Nouns likely decline for 7 cases: nominative, genitive, accusative, dative, vocative, instrumental and locative; 3 genders: masculine, feminine, neuter; and 3 numbers: singular, dual, plural. The last two cases had merged with other cases by Classical Greek. In Modern Greek, only nominative, accusative, genitive and vocative remain as separate cases with their own morphological markings.Andrew Garrett, "Convergence in the formation of Indo-European subgroups: Phylogeny and chronology", in Phylogenetic methods and the prehistory of languages, ed. Peter Forster and Colin Renfrew (Cambridge: McDonald Institute for Archaeological Research), 2006, p. 140, citing Ivo Hajnal, Studien zum mykenischen Kasussystem. Berlin, 1995, with the proviso that "the Mycenaean case system is still controversial in part". Adjectives agree with nouns in case, gender, and number.Verbs probably conjugate for 3 tenses: past, present, future; 3 aspects: perfect, perfective, imperfective; 3 numbers: singular, dual, plural; 4 moods: indicative, imperative, subjunctive, optative; 3 voices: active, middle, passive; 3 persons: first, second, third; infinitives, and verbal adjectives.The verbal augment is almost entirely absent from Mycenaean Greek with only one known exception, , a-pe-do-ke (PY Fr 1184), but even that appears elsewhere without the augment, as , a-pu-do-ke (KN Od 681). The augment is sometimes omitted in Homer.Hooker 1980:62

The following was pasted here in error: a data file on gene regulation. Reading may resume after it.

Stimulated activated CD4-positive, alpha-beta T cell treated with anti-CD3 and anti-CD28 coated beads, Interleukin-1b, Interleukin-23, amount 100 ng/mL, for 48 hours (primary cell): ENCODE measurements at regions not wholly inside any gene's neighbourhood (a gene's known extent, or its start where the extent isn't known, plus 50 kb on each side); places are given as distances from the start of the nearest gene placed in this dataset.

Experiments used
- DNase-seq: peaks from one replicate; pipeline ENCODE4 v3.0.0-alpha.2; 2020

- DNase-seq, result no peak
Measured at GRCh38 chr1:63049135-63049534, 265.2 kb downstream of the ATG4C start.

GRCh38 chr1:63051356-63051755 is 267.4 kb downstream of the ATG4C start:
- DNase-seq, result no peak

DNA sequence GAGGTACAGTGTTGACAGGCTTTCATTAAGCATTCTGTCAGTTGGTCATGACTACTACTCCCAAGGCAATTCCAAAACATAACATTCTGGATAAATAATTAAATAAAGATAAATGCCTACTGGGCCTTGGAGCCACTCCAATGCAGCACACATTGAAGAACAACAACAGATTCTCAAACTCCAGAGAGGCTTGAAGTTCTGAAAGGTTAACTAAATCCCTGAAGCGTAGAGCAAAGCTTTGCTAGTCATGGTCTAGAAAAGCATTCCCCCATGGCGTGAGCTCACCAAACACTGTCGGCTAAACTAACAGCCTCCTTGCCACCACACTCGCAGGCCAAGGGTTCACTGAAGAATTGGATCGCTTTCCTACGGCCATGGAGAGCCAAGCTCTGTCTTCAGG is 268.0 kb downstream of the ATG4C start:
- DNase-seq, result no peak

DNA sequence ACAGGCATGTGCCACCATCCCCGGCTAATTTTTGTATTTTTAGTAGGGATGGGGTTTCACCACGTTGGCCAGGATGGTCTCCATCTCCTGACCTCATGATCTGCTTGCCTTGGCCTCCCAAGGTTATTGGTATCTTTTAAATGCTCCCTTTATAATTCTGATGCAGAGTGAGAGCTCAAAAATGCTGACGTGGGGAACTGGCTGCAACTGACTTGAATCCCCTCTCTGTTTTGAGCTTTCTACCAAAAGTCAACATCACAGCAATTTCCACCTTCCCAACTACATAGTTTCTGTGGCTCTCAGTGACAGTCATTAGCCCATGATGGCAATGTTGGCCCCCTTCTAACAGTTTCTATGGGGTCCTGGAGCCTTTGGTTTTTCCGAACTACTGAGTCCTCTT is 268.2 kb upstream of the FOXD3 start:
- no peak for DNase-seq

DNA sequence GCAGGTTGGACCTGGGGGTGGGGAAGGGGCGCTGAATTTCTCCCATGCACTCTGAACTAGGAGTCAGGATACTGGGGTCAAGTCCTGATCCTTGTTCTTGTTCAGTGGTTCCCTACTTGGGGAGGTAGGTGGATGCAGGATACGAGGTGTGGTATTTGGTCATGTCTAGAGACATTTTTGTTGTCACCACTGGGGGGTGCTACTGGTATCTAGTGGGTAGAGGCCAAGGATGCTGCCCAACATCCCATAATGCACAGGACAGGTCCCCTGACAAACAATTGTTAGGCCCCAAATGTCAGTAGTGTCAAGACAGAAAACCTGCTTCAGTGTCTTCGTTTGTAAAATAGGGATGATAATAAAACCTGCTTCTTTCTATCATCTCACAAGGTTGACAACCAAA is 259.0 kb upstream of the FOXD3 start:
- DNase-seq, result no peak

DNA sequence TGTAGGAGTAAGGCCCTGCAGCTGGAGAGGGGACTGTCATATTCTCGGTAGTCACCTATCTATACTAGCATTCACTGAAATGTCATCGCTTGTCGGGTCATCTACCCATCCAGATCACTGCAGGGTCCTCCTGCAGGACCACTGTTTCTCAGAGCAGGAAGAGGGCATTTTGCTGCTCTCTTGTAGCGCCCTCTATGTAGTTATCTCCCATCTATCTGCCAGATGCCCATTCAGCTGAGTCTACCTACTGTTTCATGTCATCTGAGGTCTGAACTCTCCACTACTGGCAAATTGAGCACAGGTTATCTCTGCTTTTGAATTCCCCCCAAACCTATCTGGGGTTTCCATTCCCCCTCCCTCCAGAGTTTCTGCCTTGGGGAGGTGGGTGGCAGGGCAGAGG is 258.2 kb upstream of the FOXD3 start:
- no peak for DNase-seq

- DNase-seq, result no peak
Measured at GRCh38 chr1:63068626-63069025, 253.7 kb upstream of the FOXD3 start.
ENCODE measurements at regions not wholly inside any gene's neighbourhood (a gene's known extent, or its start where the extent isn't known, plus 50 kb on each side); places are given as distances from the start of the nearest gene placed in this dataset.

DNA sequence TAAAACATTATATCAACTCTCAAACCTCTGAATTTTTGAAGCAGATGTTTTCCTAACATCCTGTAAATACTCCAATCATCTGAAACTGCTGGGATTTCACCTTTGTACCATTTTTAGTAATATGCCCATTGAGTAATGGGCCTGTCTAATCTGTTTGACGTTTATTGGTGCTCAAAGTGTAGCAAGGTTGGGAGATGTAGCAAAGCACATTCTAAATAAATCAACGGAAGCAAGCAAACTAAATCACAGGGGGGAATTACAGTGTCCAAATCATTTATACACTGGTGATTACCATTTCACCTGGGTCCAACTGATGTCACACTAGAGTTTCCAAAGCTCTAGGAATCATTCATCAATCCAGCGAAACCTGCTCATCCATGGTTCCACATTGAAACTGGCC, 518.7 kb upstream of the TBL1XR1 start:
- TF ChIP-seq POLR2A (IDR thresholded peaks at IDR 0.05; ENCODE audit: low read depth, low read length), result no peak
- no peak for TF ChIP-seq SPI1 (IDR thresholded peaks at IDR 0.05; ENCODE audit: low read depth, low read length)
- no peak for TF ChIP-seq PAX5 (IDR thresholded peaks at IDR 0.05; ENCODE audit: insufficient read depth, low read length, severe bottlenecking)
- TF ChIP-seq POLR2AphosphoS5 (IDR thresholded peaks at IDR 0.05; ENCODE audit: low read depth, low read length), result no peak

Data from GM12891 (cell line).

Greek features

Mycenaean had already undergone the following sound changes peculiar to the Greek language and so is considered to be Greek:Ventris & Chadwick (1973) page 68.

Phonological changes

  • Initial and intervocalic s to {{IPA|/h/}}.
  • Voiced aspirates devoiced.
  • Syllabic liquids to {{IPA|/ar, al/}} or {{IPA|/or, ol/}}; syllabic nasals to {{IPA|/a/}} or {{IPA|/o/}}.